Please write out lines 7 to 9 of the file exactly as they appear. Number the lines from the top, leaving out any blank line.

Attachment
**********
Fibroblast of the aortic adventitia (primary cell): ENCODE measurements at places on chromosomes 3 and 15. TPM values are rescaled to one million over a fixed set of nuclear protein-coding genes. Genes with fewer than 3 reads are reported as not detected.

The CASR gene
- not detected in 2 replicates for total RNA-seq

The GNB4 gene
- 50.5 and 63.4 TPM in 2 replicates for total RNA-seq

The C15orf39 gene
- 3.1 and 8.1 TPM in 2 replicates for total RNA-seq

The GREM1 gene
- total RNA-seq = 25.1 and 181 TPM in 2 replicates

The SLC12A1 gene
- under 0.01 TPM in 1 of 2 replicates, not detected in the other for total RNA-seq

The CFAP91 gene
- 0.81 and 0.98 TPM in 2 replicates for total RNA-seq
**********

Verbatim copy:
- 3.1 and 8.1 TPM in 2 replicates for total RNA-seq

The GREM1 gene
- total RNA-seq = 25.1 and 181 TPM in 2 replicates